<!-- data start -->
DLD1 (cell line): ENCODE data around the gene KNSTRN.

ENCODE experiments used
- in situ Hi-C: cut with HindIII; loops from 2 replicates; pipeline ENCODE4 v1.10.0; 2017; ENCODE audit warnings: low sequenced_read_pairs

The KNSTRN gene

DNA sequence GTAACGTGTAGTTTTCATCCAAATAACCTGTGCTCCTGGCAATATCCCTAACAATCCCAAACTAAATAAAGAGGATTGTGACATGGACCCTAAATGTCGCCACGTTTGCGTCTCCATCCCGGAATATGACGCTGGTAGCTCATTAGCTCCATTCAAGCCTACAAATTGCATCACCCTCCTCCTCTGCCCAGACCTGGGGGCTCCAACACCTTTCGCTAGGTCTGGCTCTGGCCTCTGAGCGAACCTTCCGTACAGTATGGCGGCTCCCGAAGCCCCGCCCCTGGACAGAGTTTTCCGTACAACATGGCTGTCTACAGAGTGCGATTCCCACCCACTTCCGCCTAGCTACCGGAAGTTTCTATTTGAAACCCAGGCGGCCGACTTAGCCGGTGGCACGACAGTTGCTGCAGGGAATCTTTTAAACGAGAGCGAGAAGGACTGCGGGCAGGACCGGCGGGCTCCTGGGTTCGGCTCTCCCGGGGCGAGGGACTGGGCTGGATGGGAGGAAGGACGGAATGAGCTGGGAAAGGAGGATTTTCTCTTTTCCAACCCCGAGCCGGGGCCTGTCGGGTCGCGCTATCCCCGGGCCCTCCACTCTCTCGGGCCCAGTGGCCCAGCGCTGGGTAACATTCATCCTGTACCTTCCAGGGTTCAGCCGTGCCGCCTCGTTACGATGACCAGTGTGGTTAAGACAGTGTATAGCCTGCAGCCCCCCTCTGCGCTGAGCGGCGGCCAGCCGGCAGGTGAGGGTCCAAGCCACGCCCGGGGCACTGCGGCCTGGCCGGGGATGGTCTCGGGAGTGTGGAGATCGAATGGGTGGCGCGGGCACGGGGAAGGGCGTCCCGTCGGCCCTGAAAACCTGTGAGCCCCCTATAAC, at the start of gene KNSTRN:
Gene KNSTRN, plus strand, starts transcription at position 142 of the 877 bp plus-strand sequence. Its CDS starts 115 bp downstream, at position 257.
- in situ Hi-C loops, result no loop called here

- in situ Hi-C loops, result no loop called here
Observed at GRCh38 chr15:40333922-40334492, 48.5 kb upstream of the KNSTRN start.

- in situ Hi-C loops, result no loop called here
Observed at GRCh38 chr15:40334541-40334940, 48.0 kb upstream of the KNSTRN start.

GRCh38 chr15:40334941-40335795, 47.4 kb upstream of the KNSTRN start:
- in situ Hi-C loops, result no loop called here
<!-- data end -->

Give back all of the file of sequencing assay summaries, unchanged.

DLD1 (cell line): ENCODE data around the gene KNSTRN.

ENCODE experiments used
- in situ Hi-C: cut with HindIII; loops from 2 replicates; pipeline ENCODE4 v1.10.0; 2017; ENCODE audit warnings: low sequenced_read_pairs

The KNSTRN gene

DNA sequence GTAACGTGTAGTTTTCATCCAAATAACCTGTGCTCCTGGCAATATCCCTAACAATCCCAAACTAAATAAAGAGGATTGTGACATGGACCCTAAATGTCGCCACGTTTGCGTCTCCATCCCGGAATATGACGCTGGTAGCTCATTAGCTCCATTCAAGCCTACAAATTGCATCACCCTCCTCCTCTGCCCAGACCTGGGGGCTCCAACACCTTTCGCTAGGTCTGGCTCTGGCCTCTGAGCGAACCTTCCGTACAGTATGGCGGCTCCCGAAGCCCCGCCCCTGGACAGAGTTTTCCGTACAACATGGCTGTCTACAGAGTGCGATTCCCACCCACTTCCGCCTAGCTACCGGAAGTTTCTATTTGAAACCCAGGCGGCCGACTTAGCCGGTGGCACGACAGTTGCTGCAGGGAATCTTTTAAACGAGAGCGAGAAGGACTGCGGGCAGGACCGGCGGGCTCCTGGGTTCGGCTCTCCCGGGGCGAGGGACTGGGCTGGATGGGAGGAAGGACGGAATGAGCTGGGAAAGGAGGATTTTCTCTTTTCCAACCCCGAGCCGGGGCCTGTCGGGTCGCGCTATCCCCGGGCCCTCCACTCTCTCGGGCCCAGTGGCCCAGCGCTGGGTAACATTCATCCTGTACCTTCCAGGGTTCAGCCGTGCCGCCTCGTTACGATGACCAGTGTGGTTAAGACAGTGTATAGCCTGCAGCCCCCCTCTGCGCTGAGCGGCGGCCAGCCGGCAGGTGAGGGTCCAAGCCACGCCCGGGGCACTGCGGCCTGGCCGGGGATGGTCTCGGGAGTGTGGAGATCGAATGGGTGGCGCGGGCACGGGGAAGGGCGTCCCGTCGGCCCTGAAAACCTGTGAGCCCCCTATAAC, at the start of gene KNSTRN:
Gene KNSTRN, plus strand, starts transcription at position 142 of the 877 bp plus-strand sequence. Its CDS starts 115 bp downstream, at position 257.
- in situ Hi-C loops, result no loop called here

- in situ Hi-C loops, result no loop called here
Observed at GRCh38 chr15:40333922-40334492, 48.5 kb upstream of the KNSTRN start.

- in situ Hi-C loops, result no loop called here
Observed at GRCh38 chr15:40334541-40334940, 48.0 kb upstream of the KNSTRN start.

GRCh38 chr15:40334941-40335795, 47.4 kb upstream of the KNSTRN start:
- in situ Hi-C loops, result no loop called here